Monday, May 07, 2007

MacIntyre on Inquiry and Narrative

Of every particular enquiry there is a narrative to be written, and being able to understand that enquiry is inseparable from, implicitly or explicitly, being able to identify and follow that narrative. Correspondingly every philosophical account of enquiry presupposes some account of how the narratives of particular enquiries should be written. And indeed every narrative of some particular enquiry, insofar as it makes the progress of that enquiry intelligible, by exhibiting the course of its victories and its defeats, its frustrations and endurances, its changes of strategy and tactics, presuppose some ordering of causes of the kind that is only provided by an adequate philosophical account of enquiry.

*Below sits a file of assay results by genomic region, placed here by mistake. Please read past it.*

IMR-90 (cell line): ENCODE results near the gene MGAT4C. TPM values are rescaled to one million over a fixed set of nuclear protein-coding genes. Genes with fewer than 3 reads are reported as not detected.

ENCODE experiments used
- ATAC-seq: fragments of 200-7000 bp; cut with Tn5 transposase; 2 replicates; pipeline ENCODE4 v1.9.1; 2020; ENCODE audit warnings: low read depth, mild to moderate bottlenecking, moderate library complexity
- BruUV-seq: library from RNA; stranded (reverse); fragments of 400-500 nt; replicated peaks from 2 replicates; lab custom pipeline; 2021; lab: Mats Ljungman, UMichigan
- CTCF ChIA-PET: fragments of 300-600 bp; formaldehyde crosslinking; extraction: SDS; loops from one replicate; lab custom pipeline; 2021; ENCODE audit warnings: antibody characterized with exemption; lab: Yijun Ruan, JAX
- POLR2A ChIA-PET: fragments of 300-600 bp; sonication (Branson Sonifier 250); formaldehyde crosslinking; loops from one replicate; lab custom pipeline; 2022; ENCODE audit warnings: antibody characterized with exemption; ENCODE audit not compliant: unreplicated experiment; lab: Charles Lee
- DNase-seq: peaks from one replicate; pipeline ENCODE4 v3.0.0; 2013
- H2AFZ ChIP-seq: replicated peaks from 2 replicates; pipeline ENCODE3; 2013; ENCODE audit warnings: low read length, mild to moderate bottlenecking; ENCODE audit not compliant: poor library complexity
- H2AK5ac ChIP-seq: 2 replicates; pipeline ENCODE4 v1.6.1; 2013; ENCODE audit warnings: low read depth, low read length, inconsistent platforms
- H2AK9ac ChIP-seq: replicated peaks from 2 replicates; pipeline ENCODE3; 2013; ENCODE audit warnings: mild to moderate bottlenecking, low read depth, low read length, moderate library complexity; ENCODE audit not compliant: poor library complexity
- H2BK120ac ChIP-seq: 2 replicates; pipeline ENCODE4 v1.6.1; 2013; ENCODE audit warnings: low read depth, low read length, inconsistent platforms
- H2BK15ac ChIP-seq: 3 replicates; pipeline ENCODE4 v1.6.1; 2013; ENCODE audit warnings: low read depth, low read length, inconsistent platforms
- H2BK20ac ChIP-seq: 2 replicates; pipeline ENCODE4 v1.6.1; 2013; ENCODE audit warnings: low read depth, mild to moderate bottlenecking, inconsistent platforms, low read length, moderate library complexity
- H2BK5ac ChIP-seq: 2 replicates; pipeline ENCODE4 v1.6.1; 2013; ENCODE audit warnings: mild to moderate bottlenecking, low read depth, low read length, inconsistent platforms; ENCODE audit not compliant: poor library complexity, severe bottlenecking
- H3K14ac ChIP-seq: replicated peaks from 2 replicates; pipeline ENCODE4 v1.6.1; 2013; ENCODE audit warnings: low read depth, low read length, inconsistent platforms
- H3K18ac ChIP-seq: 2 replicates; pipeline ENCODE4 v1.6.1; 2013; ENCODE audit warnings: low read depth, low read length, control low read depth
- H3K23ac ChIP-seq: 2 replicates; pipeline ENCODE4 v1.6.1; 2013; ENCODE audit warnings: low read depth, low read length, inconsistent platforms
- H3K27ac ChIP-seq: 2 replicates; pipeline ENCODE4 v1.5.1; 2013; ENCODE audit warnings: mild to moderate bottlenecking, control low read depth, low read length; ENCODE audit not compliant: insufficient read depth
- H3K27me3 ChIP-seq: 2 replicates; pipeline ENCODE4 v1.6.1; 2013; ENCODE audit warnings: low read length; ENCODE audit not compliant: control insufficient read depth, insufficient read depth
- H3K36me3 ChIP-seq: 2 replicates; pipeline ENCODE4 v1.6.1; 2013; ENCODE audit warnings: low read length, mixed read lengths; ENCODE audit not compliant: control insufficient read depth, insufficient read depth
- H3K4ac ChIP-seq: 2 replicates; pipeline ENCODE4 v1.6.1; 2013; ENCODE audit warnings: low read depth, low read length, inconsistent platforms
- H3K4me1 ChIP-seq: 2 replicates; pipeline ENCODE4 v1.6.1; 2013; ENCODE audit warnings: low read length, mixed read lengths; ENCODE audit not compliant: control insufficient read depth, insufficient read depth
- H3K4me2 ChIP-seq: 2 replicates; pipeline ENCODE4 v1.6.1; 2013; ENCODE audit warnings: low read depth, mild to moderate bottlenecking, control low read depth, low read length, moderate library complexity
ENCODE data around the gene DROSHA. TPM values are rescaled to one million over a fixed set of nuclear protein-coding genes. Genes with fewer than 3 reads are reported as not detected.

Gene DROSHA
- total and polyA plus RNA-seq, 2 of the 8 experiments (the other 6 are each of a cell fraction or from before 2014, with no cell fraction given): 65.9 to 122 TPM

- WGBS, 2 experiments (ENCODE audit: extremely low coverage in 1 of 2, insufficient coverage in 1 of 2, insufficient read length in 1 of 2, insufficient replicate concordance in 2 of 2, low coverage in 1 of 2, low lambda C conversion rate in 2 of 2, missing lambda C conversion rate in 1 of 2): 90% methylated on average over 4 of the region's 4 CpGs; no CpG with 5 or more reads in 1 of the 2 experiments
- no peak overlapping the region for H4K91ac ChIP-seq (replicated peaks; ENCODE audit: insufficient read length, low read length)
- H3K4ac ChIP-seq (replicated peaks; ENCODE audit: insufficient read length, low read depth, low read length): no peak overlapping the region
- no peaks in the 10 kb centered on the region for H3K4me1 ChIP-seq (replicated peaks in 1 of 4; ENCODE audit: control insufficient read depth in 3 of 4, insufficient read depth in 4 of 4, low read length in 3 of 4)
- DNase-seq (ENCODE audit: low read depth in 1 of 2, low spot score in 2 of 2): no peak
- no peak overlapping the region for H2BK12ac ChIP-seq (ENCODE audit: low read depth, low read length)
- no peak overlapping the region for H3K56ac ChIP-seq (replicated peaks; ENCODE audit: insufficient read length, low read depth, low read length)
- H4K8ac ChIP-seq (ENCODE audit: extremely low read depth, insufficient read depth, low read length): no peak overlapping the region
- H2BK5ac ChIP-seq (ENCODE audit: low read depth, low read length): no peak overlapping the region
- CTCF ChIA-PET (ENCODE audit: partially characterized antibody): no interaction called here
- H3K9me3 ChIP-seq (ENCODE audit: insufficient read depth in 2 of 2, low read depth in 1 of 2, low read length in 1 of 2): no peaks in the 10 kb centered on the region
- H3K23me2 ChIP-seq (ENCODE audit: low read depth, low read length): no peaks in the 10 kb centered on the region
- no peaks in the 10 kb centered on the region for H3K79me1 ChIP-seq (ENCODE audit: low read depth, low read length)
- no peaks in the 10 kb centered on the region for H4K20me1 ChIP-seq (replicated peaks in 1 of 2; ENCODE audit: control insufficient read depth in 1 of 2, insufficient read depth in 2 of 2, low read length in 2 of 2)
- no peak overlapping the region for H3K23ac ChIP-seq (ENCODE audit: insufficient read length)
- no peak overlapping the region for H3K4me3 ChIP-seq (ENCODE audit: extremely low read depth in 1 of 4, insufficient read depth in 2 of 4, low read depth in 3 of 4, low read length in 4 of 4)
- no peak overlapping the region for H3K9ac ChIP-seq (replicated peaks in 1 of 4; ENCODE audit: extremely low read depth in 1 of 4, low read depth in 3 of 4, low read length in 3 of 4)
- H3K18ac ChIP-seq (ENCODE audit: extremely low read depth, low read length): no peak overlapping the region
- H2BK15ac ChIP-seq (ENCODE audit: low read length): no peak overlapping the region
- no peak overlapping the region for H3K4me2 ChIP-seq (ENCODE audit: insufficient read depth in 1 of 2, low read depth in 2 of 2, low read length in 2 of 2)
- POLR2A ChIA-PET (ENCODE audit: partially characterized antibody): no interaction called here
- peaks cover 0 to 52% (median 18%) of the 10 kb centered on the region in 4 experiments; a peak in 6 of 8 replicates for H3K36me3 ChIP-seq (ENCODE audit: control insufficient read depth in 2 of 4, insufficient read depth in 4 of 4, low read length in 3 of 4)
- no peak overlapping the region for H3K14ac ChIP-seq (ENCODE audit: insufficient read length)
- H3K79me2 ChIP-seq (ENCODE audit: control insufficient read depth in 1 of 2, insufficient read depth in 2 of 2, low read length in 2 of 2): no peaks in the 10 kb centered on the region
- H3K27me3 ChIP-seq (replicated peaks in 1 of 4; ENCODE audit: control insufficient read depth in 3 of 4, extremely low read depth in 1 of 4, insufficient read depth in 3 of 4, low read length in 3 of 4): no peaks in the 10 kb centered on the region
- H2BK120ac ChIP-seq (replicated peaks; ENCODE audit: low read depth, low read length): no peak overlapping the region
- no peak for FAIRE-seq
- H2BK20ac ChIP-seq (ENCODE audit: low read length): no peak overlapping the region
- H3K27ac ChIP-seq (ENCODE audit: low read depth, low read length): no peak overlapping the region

[Alasdair MacIntyre, First Principles, Final Ends and Contemporary Philosophical Issues, p. 49.]

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